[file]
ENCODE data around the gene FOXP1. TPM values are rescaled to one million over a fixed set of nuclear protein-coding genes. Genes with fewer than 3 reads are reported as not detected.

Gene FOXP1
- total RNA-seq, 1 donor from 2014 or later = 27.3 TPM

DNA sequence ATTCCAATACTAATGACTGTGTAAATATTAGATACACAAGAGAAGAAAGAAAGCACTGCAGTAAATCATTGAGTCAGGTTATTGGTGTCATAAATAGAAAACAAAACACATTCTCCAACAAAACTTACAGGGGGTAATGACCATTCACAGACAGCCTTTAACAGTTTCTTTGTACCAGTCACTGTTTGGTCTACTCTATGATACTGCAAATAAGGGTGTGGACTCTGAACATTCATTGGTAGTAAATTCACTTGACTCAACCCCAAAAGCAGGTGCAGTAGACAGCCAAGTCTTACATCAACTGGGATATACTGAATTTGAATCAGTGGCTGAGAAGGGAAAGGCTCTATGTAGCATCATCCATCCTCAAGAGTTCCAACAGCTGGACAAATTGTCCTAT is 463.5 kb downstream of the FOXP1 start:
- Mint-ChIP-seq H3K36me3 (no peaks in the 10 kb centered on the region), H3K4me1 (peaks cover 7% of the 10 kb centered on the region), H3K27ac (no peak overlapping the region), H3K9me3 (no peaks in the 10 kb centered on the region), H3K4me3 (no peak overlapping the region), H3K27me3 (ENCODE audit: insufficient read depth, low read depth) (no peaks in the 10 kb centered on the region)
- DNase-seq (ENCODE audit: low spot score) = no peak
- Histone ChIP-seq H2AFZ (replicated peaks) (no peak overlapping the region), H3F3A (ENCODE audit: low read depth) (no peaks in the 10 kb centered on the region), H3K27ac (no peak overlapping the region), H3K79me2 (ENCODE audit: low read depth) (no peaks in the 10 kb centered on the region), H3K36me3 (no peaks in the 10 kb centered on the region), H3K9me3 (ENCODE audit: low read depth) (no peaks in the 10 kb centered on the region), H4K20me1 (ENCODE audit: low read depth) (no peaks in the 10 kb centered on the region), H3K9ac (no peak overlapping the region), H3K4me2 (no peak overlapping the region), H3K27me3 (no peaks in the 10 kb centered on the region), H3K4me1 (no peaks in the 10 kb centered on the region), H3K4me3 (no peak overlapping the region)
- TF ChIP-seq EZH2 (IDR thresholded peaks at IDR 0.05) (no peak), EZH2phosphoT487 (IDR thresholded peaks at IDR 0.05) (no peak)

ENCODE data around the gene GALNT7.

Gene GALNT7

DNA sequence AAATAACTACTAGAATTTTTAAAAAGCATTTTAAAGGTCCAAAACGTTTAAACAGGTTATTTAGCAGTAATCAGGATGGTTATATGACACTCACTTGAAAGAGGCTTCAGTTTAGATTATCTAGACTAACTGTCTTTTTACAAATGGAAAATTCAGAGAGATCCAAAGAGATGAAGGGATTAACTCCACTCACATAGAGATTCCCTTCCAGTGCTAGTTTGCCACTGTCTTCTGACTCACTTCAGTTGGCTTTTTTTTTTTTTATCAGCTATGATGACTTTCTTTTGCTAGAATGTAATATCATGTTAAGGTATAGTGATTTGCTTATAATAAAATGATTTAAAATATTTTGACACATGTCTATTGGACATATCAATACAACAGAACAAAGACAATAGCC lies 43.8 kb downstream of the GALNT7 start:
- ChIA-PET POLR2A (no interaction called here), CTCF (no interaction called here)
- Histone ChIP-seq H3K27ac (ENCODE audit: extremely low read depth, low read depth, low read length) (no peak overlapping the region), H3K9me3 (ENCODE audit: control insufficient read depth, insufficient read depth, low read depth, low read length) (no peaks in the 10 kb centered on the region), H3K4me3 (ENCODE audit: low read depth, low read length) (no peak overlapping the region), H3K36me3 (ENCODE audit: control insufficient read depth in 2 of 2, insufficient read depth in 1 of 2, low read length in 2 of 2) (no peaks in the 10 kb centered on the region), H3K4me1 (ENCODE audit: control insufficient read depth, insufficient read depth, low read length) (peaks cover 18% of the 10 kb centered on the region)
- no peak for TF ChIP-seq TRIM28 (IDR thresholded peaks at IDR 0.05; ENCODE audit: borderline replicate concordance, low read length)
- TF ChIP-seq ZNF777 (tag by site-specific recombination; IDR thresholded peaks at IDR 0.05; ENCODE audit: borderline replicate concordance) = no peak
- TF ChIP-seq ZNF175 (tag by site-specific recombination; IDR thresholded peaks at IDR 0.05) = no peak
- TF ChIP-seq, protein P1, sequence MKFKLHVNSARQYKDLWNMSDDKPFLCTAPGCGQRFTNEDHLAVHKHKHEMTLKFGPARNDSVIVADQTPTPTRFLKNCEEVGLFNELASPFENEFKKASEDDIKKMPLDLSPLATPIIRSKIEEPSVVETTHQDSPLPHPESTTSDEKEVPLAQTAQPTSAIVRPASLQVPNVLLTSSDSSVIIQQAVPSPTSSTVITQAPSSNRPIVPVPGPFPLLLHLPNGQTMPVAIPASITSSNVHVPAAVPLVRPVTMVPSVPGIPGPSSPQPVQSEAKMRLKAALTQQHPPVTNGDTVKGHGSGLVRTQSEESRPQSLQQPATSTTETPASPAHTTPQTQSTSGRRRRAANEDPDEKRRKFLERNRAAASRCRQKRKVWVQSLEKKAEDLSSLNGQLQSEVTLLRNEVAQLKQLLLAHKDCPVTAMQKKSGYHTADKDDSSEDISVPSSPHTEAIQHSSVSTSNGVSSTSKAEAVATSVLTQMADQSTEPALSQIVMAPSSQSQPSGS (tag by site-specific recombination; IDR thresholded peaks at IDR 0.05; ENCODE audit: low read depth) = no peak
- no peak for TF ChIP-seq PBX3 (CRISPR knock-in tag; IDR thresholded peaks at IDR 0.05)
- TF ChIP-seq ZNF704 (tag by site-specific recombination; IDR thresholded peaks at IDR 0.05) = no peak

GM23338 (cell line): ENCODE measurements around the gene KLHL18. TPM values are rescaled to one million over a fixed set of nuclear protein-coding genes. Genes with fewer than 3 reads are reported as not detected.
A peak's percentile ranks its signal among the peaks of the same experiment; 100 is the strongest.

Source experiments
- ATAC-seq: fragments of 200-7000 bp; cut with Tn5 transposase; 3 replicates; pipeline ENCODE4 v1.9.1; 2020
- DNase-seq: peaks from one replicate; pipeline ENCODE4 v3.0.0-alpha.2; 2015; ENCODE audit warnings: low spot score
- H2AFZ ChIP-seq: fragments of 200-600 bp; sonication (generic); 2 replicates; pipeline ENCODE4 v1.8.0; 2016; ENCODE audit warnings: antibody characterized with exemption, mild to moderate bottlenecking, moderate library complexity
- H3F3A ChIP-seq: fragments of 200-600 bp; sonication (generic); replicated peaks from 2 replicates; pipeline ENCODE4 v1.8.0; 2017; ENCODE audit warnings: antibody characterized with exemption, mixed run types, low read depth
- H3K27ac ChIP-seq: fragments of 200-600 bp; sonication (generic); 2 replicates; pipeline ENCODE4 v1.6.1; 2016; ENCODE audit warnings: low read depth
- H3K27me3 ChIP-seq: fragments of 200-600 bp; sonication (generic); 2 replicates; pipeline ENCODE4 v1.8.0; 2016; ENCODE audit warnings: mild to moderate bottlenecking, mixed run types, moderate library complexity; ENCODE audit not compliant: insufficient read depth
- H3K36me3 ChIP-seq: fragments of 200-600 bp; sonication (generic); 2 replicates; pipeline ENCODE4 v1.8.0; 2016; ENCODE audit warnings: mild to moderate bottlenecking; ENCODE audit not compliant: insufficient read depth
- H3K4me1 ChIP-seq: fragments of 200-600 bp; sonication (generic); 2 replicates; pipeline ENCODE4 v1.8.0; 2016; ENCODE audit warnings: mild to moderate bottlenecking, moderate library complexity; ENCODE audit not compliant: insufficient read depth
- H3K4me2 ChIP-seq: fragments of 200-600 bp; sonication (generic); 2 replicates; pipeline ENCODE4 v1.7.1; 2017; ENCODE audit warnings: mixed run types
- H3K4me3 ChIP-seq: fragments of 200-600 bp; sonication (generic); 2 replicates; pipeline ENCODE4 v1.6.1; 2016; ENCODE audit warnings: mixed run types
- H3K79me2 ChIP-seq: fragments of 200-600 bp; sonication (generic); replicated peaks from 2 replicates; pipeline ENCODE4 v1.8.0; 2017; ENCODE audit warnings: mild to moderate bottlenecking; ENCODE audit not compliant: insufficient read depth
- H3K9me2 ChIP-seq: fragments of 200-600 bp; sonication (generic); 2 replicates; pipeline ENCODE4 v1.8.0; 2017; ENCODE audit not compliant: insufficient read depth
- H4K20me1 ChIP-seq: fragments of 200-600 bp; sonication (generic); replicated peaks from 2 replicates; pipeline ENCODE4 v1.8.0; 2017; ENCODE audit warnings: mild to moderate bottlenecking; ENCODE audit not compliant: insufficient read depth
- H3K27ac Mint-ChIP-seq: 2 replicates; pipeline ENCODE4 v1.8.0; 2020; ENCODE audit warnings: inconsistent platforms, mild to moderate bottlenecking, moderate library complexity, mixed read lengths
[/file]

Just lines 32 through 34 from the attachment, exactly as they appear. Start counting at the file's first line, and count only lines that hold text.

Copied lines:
- H3K4me3 ChIP-seq: fragments of 200-600 bp; sonication (generic); 2 replicates; pipeline ENCODE4 v1.6.1; 2016; ENCODE audit warnings: mixed run types
- H3K79me2 ChIP-seq: fragments of 200-600 bp; sonication (generic); replicated peaks from 2 replicates; pipeline ENCODE4 v1.8.0; 2017; ENCODE audit warnings: mild to moderate bottlenecking; ENCODE audit not compliant: insufficient read depth
- H3K9me2 ChIP-seq: fragments of 200-600 bp; sonication (generic); 2 replicates; pipeline ENCODE4 v1.8.0; 2017; ENCODE audit not compliant: insufficient read depth